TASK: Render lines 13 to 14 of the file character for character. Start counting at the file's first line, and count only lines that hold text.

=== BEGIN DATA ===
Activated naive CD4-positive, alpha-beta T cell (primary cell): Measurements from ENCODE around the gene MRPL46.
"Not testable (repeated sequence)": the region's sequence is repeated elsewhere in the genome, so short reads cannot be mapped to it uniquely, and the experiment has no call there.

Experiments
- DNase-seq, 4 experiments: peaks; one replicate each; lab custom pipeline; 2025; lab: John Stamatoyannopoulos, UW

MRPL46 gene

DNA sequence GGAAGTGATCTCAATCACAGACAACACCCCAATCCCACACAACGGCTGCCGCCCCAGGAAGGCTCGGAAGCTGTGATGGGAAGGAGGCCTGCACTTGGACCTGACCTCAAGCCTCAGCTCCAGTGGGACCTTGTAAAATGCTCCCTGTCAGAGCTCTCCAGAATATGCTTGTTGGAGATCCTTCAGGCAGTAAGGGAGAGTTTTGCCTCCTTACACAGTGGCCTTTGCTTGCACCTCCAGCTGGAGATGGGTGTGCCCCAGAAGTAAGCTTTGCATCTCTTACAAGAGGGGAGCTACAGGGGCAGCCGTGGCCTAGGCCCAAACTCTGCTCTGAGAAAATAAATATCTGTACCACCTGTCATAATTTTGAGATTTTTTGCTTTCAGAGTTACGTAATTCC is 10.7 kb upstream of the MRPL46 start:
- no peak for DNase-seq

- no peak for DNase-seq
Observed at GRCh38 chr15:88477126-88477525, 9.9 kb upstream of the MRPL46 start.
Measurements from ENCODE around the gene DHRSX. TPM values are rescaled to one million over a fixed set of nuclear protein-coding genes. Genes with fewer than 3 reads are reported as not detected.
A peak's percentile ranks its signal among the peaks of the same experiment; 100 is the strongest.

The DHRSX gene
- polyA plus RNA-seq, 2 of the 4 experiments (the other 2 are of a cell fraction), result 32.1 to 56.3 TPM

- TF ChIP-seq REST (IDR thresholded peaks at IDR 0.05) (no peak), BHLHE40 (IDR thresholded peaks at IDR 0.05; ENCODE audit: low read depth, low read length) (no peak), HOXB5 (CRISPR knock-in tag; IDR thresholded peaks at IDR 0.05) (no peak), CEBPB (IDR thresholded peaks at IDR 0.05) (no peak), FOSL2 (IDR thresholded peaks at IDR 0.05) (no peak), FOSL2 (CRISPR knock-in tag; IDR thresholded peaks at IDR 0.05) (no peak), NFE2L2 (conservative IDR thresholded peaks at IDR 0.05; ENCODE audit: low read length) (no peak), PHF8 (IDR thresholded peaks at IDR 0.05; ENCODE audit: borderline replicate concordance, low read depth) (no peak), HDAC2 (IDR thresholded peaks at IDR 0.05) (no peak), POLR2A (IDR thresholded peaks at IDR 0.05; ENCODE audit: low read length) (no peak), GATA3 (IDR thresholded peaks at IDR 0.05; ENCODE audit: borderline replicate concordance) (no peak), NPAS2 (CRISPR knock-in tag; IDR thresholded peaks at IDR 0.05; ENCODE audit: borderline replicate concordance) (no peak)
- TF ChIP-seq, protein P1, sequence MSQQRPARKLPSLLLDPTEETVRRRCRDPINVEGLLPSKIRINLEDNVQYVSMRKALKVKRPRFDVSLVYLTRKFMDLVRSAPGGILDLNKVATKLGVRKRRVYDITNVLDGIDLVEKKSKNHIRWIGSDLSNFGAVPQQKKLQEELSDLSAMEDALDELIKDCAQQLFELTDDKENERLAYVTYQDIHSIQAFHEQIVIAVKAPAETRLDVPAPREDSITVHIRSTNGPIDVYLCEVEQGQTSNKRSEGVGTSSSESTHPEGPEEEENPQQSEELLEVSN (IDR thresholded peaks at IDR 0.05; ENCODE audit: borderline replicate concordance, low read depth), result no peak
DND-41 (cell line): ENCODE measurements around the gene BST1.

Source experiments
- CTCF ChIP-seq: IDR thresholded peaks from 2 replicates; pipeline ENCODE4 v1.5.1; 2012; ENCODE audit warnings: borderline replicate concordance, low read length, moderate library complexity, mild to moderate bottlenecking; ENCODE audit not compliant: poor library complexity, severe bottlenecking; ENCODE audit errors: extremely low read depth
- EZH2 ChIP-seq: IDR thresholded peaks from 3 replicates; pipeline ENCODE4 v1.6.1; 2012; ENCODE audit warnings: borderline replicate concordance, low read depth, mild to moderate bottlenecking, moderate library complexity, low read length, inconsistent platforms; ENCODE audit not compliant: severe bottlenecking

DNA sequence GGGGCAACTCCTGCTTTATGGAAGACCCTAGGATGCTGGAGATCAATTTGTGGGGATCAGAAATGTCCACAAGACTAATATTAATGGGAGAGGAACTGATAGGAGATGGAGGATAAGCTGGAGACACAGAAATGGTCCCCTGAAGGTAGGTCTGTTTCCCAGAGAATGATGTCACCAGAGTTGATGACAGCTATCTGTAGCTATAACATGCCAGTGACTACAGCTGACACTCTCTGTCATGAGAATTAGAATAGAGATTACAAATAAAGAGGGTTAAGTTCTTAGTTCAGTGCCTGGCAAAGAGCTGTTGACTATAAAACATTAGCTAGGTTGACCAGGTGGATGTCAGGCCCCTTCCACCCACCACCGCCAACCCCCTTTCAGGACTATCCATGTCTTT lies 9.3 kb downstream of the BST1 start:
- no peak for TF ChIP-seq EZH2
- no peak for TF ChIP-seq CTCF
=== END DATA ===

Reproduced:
- polyA plus RNA-seq, 2 of the 4 experiments (the other 2 are of a cell fraction), result 32.1 to 56.3 TPM

- TF ChIP-seq REST (IDR thresholded peaks at IDR 0.05) (no peak), BHLHE40 (IDR thresholded peaks at IDR 0.05; ENCODE audit: low read depth, low read length) (no peak), HOXB5 (CRISPR knock-in tag; IDR thresholded peaks at IDR 0.05) (no peak), CEBPB (IDR thresholded peaks at IDR 0.05) (no peak), FOSL2 (IDR thresholded peaks at IDR 0.05) (no peak), FOSL2 (CRISPR knock-in tag; IDR thresholded peaks at IDR 0.05) (no peak), NFE2L2 (conservative IDR thresholded peaks at IDR 0.05; ENCODE audit: low read length) (no peak), PHF8 (IDR thresholded peaks at IDR 0.05; ENCODE audit: borderline replicate concordance, low read depth) (no peak), HDAC2 (IDR thresholded peaks at IDR 0.05) (no peak), POLR2A (IDR thresholded peaks at IDR 0.05; ENCODE audit: low read length) (no peak), GATA3 (IDR thresholded peaks at IDR 0.05; ENCODE audit: borderline replicate concordance) (no peak), NPAS2 (CRISPR knock-in tag; IDR thresholded peaks at IDR 0.05; ENCODE audit: borderline replicate concordance) (no peak)